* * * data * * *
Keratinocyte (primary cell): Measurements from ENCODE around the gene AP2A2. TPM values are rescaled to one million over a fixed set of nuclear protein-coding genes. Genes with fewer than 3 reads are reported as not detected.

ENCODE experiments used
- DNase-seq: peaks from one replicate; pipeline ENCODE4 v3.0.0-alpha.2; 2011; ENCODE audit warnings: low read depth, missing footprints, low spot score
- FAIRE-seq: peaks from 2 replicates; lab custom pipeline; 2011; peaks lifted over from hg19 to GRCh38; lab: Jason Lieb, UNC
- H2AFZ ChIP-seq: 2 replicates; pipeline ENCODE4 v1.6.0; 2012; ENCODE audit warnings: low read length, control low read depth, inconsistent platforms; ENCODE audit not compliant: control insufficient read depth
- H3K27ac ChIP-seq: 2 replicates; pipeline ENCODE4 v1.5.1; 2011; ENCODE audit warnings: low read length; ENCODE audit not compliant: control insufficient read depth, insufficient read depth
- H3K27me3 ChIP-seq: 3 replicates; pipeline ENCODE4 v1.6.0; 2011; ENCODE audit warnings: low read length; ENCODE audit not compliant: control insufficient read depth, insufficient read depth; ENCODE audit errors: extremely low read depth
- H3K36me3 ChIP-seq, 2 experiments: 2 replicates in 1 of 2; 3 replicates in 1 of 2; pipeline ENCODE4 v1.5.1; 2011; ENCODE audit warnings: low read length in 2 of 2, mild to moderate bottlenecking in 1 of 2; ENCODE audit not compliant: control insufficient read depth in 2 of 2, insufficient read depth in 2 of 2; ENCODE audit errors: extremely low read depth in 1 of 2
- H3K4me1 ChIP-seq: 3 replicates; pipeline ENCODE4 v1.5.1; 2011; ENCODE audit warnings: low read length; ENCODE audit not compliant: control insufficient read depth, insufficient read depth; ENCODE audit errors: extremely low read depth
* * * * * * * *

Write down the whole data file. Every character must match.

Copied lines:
Keratinocyte (primary cell): Measurements from ENCODE around the gene AP2A2. TPM values are rescaled to one million over a fixed set of nuclear protein-coding genes. Genes with fewer than 3 reads are reported as not detected.

ENCODE experiments used
- DNase-seq: peaks from one replicate; pipeline ENCODE4 v3.0.0-alpha.2; 2011; ENCODE audit warnings: low read depth, missing footprints, low spot score
- FAIRE-seq: peaks from 2 replicates; lab custom pipeline; 2011; peaks lifted over from hg19 to GRCh38; lab: Jason Lieb, UNC
- H2AFZ ChIP-seq: 2 replicates; pipeline ENCODE4 v1.6.0; 2012; ENCODE audit warnings: low read length, control low read depth, inconsistent platforms; ENCODE audit not compliant: control insufficient read depth
- H3K27ac ChIP-seq: 2 replicates; pipeline ENCODE4 v1.5.1; 2011; ENCODE audit warnings: low read length; ENCODE audit not compliant: control insufficient read depth, insufficient read depth
- H3K27me3 ChIP-seq: 3 replicates; pipeline ENCODE4 v1.6.0; 2011; ENCODE audit warnings: low read length; ENCODE audit not compliant: control insufficient read depth, insufficient read depth; ENCODE audit errors: extremely low read depth
- H3K36me3 ChIP-seq, 2 experiments: 2 replicates in 1 of 2; 3 replicates in 1 of 2; pipeline ENCODE4 v1.5.1; 2011; ENCODE audit warnings: low read length in 2 of 2, mild to moderate bottlenecking in 1 of 2; ENCODE audit not compliant: control insufficient read depth in 2 of 2, insufficient read depth in 2 of 2; ENCODE audit errors: extremely low read depth in 1 of 2
- H3K4me1 ChIP-seq: 3 replicates; pipeline ENCODE4 v1.5.1; 2011; ENCODE audit warnings: low read length; ENCODE audit not compliant: control insufficient read depth, insufficient read depth; ENCODE audit errors: extremely low read depth